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Dumb Question Answered… 25, November 2007

Posted by babychaos in General Wittering.
Tags: , , , , , , , , , ,

I’ve got a burning question exacerbated by use of the internet, which buns brighter every year… That is, where does Thanksgiving come from? Because I’m not American but most other internet users are, this has fascinated me for some time.

Living as I do, in Silicone Fen, home of super-geeks from around the world, there are nameless thousands of Americans right here on my doorstep to ask – not to mention the 27,000 service personnel 20 miles up the road. I have asked, copiously because I haven’t the first clue and I’d be really intrigued to know. However, so far, none of them seem to know or at least, be prepared to tell me, presumably because it’s so obvious to them that it’s like somebody asking me what Christmas is about, or maybe they think I’m taking the piss or too dumb for words but the answer is usually something non-committal like this.

“Uh… it’s a day when you celebrate your family, so all families everywhere try to get together and have a meal* together.”

Well yeh, I know that’s what people actually do but why? Thus far, my American friends have been seriously non-commital about elucidating further…

So now… for all you British people out there who, like me, wondered what an earth it was all about – other than getting all the guilt about trying to visit every member of your family (and failing) at Christmas out of the way first so you can actually enjoy it – I give you, with a lot of help from my friends here the origin of Thanksgiving.

Basically, it appears to come from a cross between a conventional harvest festival and the relief of the Pilgrim Fathers when, after serious hardship which had whittled their numbers down from 105 to 43, they finally realised their settlement was going to make it.

The first feast lasted 3 days and celebrated their first harvest – 1621 – which, thanks to a little help from their native American friends, was abundant. At this point they were on good terms with the indigenous population, 91 native Americans were invited.

Next year, no feast but things carried on ticking over nicely until year three when a grim drought looked set to put the kybosh on their harvest and therefore, by default, them. They gathered to pray for rain and when it came the next day, Governor William Bradford declared another day of thanksgiving, they invited their indian friends and once again, they had a big slap up feast to celebrate.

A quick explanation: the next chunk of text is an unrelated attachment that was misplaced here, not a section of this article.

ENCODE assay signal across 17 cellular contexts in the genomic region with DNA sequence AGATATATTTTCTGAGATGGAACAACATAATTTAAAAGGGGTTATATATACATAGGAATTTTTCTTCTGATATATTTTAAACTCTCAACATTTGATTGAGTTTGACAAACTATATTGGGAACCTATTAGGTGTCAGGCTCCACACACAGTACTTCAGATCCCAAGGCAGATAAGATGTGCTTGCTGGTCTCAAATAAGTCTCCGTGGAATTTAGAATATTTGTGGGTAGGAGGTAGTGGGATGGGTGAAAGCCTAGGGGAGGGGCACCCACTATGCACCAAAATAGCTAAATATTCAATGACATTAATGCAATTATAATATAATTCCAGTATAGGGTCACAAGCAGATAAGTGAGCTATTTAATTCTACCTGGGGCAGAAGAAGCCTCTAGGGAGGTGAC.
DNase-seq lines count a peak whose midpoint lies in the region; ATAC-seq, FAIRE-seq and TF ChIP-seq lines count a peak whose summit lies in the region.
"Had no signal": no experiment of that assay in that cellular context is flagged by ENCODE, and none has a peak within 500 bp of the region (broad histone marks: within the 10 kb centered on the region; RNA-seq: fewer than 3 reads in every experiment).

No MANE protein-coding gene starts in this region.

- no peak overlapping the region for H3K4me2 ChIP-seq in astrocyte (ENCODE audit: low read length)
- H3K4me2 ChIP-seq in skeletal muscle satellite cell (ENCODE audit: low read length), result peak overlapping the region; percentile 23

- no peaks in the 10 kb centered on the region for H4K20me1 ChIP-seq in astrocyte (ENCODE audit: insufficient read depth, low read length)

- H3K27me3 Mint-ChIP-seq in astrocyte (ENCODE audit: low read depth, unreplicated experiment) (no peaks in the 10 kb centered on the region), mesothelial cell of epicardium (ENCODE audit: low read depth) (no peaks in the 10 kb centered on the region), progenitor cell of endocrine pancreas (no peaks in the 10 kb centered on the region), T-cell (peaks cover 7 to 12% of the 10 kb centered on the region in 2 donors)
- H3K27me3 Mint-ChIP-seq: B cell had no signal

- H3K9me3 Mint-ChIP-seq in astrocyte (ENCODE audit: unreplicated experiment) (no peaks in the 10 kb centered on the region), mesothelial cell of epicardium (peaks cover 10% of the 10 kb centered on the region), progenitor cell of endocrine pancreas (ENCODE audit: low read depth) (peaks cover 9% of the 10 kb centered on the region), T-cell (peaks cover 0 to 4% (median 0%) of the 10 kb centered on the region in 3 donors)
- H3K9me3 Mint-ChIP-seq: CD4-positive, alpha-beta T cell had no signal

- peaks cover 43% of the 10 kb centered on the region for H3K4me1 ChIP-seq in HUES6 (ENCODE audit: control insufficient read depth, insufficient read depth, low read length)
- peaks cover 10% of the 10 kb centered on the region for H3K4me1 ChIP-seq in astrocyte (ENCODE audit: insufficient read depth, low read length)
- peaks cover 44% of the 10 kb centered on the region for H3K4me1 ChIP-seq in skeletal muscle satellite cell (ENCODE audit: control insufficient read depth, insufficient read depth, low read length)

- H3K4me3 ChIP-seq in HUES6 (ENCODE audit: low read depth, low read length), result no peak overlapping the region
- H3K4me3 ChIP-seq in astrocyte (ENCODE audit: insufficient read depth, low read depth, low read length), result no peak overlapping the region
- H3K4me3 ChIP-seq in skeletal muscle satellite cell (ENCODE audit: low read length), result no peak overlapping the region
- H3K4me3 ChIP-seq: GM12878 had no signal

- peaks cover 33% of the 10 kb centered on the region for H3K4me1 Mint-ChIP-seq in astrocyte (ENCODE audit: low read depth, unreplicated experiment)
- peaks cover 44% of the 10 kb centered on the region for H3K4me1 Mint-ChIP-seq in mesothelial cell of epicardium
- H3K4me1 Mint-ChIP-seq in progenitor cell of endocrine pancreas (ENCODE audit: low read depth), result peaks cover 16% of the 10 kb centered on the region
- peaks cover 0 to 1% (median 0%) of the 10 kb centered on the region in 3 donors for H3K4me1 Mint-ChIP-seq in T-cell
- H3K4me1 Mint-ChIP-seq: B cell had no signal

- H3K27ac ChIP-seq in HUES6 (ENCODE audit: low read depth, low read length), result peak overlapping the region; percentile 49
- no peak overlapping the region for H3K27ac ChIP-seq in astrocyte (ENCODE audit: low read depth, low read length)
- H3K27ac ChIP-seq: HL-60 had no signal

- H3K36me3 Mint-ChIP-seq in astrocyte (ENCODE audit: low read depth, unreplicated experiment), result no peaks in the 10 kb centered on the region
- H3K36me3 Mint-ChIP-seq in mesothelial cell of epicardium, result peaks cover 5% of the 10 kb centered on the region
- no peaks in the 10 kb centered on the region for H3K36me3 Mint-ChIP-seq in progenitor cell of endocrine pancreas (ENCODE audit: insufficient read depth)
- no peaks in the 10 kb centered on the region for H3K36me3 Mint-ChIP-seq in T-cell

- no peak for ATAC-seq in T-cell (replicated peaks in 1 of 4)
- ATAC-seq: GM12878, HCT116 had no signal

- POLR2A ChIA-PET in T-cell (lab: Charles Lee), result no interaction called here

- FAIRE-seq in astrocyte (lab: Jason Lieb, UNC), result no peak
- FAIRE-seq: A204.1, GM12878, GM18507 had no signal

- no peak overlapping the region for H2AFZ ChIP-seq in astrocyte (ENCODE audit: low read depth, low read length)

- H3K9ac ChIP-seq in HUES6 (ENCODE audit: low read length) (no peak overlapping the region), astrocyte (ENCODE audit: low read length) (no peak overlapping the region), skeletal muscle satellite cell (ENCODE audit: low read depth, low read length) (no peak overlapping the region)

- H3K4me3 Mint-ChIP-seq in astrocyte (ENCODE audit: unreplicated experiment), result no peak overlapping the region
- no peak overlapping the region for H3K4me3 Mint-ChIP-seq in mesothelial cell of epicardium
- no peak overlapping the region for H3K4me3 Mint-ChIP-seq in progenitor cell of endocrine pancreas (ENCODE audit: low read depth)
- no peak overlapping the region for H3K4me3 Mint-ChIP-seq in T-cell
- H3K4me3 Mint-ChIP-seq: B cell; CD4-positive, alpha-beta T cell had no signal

After this, nothing much happened until 1676 in Charleston, Mass, when the town, looking for a means to give thanks for the way their community was prospering declared June 29th was a day of thanksgiving.

Again, nothing much happened, subsequently, until one year after the war of independence, 1777, when there was another Thanksgiving day this time, in grateful acknowledgement for independence and victory in the war against those pesky limeys. Ah ha! I’m beginning to understand some of the reticence at coming forward with an explanation… that and the fact it’s even more complicated than the origins of the kilt… and we’re only half way through…

George Washington declared a thanksgiving day, to mark the deliverance of the Pilgrim Fathers in 1789 but it still didn’t really catch on, dissenters included Thomas Jefferson. So, eventually, in 1817, the state of New York, started to celebrate Thanksgiving every year and other states followed suit. This still wasn’t enough though.

It was up to a lady called Sarah Josepha Hale, a magazine editor who enjoyed the dubious notoriety of being the author of “Mary had a Little Lamb” who, using the power of PR, persuaded the nation to take it to their hearts as a national holiday. It was her life’s work and she wrote editorials promoting it in the delightfully quaintly named “Boston Ladies’ Magazine” and “Godey’s Lady’s Book”.

By 1863 President Lincoln could stand it no more and gave in, declaring the third Thursday in November as Thanksgiving day, a national holiday. After that, Franklin D Roosevelt tried to mess with it once – something about more shopping days before Christmas – but nobody was having that and the day remained fixed.

So there we have it. Hoorah! Now I know and if you’re from any other nation, so do you, too!

*Deep-fried turkey according to British TV chef, Heston Bluminthal (yikes that can’t be true).



1. extrapreneur - 25, November 2007

relax, I’m British too though I do see where you’re coming from, there are a lot of American blogs out there. Try going on a British one for a change – check out my blog at http://www.extrapreneur.com

2. extrapreneur - 25, November 2007

sorry, my mistake, check out my blog at http://www.extrapreneur.wordpress.com
I’m not a nice simple dot com yet…

3. babychaos - 25, November 2007